SciELO - Scientific Electronic Library Online

 
vol.51 issue3Isolation and antimicrobial susceptibility of bacteria in uterine infections in maresFrequency of gastric lesions on pigs at slaughter in Ribeirão Preto - SP, Brazil author indexsubject indexarticles search
Home Pagealphabetic serial listing  

Services on Demand

Journal

Article

Indicators

Related links

Share


Arquivo Brasileiro de Medicina Veterinária e Zootecnia

Print version ISSN 0102-0935On-line version ISSN 1678-4162

Arq. Bras. Med. Vet. Zootec. vol.51 no.3 Belo Horizonte June 1999

http://dx.doi.org/10.1590/S0102-09351999000300003 

Experimental peritonitis in horses: peritoneal fluid composition

(Peritonite experimental em eqüinos: composição do líquido peritoneal)

 

L.C.N. Mendes1, L.C. Marques2*, G.H. Bechara2, J.R. Peiró1

1Faculdade de Medicina Veterinária da UNESP – Campus Araçatuba
2Faculdade de Ciências Agrárias e Veterinárias da UNESP – Campus Jaboticabal
14870-000 – Jaboticabal, SP

 

Recebido para publicação em 1 de julho de 1998.
Apoio financeiro da FAPESP.
*Autor para correspondência

 

 

ABSTRACT

Sixteen adult horses were randomly divided into four equal groups of four animals and each group was injected intraperitoneally with one of the following suspension: Group I, 100´107 colony-forming units (CFU) of E. coli diluted in 500ml of 0.9% saline; Group II, 100´107 CFU of Bacteroides fragilis in 500ml of 0.9% saline; Group III, 100´107 CFU of E. coli in combination with 100´107 CFU of B. fragilis in 500ml of 0.9% saline; Group IV, 500ml of 0.9% saline. A significant increase in leukocyte number was observed in the peritoneal fluid by four hours after the inoculations in animals of Group I and II, and by eight hours in animals of Group III. The highest cell count observed was 516´103 leukocytes/mm3. Significant increases in peritoneal fluid fibrinogen (1g/dl) and total protein (9.1%) concentrations were also observed. Horses inoculated with pure cultures of either E. coli or B. fragilis demonstrated mild and self-limiting peritonitis, while those inoculated with a combination of both bacteria demonstrated laboratory findings of higher intensity and duration.

Keywords: Horses, peritonitis, Escherichia coli, Bacteroides fragilis

 

RESUMO

Dezesseis eqüinos adultos foram aleatoriamente divididos em quatro grupos de quatro animais que receberam inoculação intraperitoneal das seguintes suspenções: grupo I, 100´107 unidades formadoras de colônias (CFU) de E. coli diluídas em 500ml de solução salina a 0,9%; grupo II, 100´107 CFU de Bacteroides fragilis em 500ml de solução salina a 0,9%; grupo III, 100´107 CFU de E. coli combinados com 100´107 CFU de B. fragilis em 500ml de solução salina a 0,9%; grupo IV, 500ml de solução salina a 0,9%. Observou-se aumento significativo do número de leucócitos no líquido peritoneal quatro horas após as inoculações dos animais dos grupos I e II, e oito horas após as inoculações dos animais do grupo III. A contagem mais elevada foi de 516´103 leucócitos/mm3. Aumentos significativos nas concentrações de fibrinogênio (1g/dl) e proteína total (9,1%) foram também observados. Eqüinos inoculados com culturas puras, tanto de E. coli quanto de B. fragilis, apresentaram peritonites mais brandas e autolimitantes, enquanto que eqüinos inoculados com associação das duas bactérias apresentaram alterações laboratoriais com maior intensidade e duração.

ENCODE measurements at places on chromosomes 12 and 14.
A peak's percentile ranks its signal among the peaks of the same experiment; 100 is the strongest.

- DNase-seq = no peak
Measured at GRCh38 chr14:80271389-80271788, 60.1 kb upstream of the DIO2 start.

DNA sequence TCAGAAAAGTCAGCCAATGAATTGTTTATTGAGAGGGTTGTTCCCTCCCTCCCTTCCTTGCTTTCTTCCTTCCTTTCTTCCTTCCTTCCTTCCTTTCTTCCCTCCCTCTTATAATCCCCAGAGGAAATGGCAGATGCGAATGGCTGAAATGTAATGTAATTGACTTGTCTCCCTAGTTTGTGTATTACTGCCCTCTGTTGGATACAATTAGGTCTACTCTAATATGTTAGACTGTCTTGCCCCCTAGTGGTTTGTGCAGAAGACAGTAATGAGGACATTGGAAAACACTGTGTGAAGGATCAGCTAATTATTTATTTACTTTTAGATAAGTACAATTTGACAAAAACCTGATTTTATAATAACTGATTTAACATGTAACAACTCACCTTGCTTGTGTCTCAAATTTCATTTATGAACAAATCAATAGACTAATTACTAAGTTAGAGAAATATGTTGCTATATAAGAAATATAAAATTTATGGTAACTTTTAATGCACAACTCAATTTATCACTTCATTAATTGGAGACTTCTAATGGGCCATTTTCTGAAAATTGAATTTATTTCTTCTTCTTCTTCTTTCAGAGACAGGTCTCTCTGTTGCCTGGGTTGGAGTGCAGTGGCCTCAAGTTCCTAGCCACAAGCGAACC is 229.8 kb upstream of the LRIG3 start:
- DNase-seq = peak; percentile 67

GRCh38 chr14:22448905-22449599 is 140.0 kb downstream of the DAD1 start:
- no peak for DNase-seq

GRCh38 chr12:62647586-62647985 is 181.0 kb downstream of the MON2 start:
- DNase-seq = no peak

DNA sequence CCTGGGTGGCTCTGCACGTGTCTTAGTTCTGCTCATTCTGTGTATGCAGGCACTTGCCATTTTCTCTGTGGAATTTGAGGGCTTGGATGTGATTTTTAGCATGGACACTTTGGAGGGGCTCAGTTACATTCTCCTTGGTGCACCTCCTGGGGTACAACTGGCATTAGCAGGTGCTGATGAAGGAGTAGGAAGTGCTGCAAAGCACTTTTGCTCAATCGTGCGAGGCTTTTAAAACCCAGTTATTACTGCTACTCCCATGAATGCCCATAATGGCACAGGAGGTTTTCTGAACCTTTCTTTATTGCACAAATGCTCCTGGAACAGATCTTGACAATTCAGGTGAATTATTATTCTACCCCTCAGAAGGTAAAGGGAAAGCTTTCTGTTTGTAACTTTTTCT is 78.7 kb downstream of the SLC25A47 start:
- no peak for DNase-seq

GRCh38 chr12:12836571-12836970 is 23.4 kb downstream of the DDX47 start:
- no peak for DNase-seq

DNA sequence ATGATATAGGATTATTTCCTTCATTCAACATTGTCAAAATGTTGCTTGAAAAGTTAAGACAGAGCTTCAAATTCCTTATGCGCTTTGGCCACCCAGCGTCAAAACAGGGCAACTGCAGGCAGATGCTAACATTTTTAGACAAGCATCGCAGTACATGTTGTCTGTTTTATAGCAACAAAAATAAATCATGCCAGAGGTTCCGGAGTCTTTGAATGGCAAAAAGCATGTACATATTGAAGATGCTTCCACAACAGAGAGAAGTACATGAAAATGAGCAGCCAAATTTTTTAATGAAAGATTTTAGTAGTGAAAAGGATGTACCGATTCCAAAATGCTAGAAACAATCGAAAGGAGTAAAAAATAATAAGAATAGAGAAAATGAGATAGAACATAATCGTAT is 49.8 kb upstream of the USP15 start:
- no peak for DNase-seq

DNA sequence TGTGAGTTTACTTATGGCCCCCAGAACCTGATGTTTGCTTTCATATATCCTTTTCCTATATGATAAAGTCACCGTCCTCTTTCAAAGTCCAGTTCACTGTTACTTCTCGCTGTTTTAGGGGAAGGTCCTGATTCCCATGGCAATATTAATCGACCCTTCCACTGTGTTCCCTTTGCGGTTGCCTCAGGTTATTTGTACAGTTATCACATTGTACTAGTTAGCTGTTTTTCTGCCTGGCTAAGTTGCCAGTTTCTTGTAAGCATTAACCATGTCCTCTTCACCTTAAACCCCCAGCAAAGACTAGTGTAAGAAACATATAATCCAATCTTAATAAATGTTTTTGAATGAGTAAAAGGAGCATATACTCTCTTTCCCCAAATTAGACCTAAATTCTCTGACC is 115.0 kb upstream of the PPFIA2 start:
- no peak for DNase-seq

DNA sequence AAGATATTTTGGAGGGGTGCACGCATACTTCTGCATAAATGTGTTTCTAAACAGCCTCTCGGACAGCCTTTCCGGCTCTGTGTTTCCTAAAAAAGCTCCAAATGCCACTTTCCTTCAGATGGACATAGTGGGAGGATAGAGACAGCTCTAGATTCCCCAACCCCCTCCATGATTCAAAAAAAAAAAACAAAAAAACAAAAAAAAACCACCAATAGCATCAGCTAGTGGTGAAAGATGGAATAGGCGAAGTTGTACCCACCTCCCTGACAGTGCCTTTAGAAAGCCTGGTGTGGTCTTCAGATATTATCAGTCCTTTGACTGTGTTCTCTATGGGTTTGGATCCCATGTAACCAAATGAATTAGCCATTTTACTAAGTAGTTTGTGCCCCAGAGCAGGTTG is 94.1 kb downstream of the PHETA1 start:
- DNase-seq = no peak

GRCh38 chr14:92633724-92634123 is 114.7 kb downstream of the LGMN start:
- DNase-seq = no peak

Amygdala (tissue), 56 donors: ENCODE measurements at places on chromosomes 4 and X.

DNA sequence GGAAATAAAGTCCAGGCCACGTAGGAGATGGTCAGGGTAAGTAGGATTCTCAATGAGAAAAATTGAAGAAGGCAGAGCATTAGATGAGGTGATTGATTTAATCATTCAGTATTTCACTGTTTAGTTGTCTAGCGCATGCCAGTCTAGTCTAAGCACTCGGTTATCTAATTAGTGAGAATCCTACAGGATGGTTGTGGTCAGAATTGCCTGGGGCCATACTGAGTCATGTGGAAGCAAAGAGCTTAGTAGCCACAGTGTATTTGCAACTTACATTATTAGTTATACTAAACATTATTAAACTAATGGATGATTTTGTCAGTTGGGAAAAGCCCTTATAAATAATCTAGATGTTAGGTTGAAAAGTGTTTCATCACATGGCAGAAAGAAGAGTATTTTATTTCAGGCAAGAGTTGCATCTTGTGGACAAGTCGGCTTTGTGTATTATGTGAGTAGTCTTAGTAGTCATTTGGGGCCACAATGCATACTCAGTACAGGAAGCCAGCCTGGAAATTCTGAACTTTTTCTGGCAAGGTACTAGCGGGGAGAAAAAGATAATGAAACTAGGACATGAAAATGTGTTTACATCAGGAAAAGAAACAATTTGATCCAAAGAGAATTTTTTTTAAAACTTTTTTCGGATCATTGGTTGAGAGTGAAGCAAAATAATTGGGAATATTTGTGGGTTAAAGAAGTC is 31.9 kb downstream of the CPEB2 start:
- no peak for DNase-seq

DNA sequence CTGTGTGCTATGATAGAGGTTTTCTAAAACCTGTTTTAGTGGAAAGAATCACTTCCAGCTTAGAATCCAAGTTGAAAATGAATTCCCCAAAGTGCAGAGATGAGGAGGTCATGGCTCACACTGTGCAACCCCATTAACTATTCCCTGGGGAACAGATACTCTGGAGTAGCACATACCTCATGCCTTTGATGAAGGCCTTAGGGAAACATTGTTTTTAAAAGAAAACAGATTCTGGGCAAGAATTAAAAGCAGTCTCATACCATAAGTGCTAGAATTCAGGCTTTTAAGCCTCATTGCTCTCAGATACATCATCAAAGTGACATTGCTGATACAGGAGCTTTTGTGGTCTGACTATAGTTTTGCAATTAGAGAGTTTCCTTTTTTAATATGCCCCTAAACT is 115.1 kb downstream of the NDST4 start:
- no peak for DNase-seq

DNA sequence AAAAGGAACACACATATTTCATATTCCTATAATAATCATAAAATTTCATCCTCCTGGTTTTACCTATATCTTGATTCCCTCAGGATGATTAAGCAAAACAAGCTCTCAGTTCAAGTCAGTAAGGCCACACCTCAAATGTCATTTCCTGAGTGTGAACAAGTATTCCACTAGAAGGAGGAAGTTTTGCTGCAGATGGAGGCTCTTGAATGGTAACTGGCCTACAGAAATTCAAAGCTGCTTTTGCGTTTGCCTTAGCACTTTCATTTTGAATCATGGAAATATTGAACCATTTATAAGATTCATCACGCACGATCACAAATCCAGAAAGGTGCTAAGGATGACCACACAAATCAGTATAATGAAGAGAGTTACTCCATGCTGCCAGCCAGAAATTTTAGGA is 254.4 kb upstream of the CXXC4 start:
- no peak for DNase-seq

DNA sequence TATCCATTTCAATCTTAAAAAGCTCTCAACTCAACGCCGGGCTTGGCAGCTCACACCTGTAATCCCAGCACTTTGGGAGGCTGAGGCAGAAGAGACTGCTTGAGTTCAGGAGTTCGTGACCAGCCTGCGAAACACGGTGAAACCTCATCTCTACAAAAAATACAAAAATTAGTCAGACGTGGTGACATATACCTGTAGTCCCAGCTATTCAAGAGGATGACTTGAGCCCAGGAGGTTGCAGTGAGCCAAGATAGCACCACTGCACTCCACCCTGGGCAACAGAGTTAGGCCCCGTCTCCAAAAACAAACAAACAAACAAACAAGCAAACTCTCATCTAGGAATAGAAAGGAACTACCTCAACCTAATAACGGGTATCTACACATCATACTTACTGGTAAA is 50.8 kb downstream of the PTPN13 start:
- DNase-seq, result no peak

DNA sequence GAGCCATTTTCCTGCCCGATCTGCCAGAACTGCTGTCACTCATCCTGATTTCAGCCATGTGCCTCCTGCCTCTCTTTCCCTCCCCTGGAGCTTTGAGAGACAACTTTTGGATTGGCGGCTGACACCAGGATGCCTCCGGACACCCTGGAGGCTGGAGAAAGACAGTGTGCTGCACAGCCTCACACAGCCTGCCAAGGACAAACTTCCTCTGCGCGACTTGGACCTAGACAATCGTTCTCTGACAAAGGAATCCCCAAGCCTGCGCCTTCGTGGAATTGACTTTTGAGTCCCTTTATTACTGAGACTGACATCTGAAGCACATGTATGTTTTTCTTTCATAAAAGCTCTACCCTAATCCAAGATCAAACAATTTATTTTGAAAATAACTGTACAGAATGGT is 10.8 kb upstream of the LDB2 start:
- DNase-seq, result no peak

Palavras-Chave: Cavalo, peritonite, Escherichia coli, Bacteroides fragilis

 

 

INTRODUCTION

Inflammation of the peritoneum, or peritonitis, can occur in response to the presence of a variety of noxious stimuli, including both infectious and noninfectious agents (Trent, 1995). Few studies of natural or experimental peritonitis are avaliable in the literature.

Contamination of the abdomen and injury to the mesothelial cells initiate an inflammatory response and a cascade of events that results in the release of histamine and other vasoactive substances from peritoneal mast cells, vasodilatation and hyperaemia, an increase in peritoneal and vascular permeability, and an influx of protein-rich fluid, macrophages, polymorphonuclear cells, humoral opsonins, natural antibodies and serum complement into the peritoneal cavity (Semrad, 1992).

Escherichia coli and Bacteroides fragilis are bacteria present in the normal intestinal flora of horses and are responsible for natural peritonitis (Ricketts, 1987). Increased mortality in rats submitted to combined E. coli and B. fragilis experimental peritonitis was observed suggesting the occurrence of synergism between these agents (Rotstein & Kao, 1988).

The peritoneal fluid varies in quantity, color (serosanguineous, turbid, floculent, purulent), and character (transudate, exudate, modified transudate or exudate) (Clabough & Ducketts, 1992). In a study of 30 horses with peritonitis, peritoneal fluid of all animals contained increased leukocytes, ranging in number from 11.2´103/mm3 to 385´103/mm3. Most of these cells were neutrophils ranging in frequency from 52% to 99%. Eosinophils were detected in only two horses (Dyson, 1983). Peritoneal protein levels are elevated (Clabough & Duckett, 1992).

Abdominocentesis is an innocuous technique (Schumacher et al., 1985), since only four out of 850 peritoneal fluid analyses presented complications (two cases of abdominal wall cellulitis and two perforations of a distended viscus). Penetration of a healthy nondistended segment of a bowel is inconsequential, as the small hole is quickly sealed over. However, leakage and peritonitis may occur if the viscus is greatly distended and devitalized (Tulleners, 1983).

The evaluation of peritoneal fluid is an important method in the diagnosis of acute abdominal diseases in horses. In this sense, this study was performed to compare the effects of experimental peritonitis on the concentration of total protein, fibrinogen and the cellular composition of the peritoneal fluid.

 

MATERIALS AND METHODS

Sixteen healthy horses (12 male and 4 female) of various breeds, ranging in age from 3 to 10 years, were randomly divided into four groups (GI, GII, GIII and GIV) of four animals each. During the study the horses were housed in individual stalls, fed commercial ration (3kg/animal/day), coast-cross (Cynodon dactilon L) hay and water ad libitum.

Bacteroides fragilis was isolated from a human patient with peritonitis in the Departamento de Microbiologia, Hospital Universitário, Faculdade de Medicina de Ribeirão Preto, Universidade de São Paulo, and was cultivated at the Laboratotório de Anaeróbios, Departamento de Microbiologia, Faculdade de Ciências Agrárias e Veterinárias, UNESP, Campus de Jaboticabal, using Jang & Hirsh (1991) method. Escherichia coli was isolated from a sample of faeces from a healthy horse at the Microbiology Department, at the same university, using Edwards & Ewing (1972) method. The inoculum was standardized as 10´107 colony-forming units (CFU) per millilitre.